A U.S. government sale of oil and gas drilling leases in the western Gulf of Mexico attracted the lowest number of bids on record on Wednesday as slumping oil prices kept producers from plowing money into expensive offshore prospects.
The yearly sale, held by the Bureau of Ocean Energy Management (BOEM), attracted $22.7 million in high bids, the smallest in the western Gulf since 1983 when leases were first broken down into regions, the BOEM said, reaping just one fifth of the value of last year's offers.
"The continuing drop in oil prices and low natural gas prices obviously affect industry's short-term investment decisions," BOEM Director Abigail Ross Hopper said in a statement, also stressing the long term potential of Gulf of Mexico oil and gas production.
"While this sale reflects today's market conditions...it underscores a steady, continued interest in developing deep water federal offshore oil and gas resources."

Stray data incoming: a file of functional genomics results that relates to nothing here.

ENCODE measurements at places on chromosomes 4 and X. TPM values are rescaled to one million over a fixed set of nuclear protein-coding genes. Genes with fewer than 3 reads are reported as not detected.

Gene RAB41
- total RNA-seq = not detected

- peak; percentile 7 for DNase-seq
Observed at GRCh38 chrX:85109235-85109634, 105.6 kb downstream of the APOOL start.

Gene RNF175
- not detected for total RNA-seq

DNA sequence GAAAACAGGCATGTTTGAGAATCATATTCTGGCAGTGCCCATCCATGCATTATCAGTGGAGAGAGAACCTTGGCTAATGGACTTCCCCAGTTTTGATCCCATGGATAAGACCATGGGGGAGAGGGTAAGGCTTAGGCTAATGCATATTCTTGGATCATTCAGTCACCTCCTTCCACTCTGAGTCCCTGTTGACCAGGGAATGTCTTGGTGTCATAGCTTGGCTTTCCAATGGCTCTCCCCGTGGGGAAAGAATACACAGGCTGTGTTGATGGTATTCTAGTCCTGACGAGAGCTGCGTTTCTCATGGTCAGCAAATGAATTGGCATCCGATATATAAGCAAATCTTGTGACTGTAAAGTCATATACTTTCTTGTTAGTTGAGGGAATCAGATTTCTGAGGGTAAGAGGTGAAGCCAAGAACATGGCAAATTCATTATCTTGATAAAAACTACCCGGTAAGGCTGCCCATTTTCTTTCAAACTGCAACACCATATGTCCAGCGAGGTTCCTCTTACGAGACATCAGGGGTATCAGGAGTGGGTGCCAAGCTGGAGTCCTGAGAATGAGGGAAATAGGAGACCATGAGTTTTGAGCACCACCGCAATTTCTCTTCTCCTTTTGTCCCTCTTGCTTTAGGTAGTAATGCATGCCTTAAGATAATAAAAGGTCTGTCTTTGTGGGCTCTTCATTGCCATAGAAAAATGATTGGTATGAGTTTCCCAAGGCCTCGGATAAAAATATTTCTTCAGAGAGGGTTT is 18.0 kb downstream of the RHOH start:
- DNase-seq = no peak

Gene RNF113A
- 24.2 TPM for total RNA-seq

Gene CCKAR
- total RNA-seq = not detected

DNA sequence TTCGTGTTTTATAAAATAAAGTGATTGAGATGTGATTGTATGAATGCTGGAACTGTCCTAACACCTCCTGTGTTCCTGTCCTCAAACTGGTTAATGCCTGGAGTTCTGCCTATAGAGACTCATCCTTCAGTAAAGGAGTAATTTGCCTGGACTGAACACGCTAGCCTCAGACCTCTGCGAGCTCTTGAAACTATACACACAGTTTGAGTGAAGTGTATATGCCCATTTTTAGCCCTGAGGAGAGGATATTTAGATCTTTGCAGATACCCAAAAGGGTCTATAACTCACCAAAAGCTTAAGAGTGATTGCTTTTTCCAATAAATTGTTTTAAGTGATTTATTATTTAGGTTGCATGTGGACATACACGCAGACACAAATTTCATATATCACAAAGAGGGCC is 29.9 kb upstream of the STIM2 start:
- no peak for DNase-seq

U.S. oil prices have slumped over the past year due to oversupply, from over $107 a barrel in June 2014 to $40 on Wednesday, denting oil producers' profits and leading to thousands of industry job cuts. Even cheaper onshore developments have stalled as companies reassess their yearly budgets.
In Wednesday's sale, five companies submitted 33 bids on 33 tracts covering 190,080 acres (76,923 hectares) in the western region, BOEM said.
Australia's BHP Billiton was the most active with 26 bids. BP made one bid, Colombia's Ecopetrol made four, three of which were made jointly with Anadarko Petroleum, and Houston-based Peregrine Oil and Gas made two.
Last year saw 93 bids on 81 tracts totaling $110 million in high bids. In 2012, when oil prices fluctuated between $100 and $80 a barrel, there were 131 bids on 116 tracts, with high bids hitting $133 million, a BOEM spokesman said.
(Reporting By Edward McAllister; Editing by Marguerita Choy)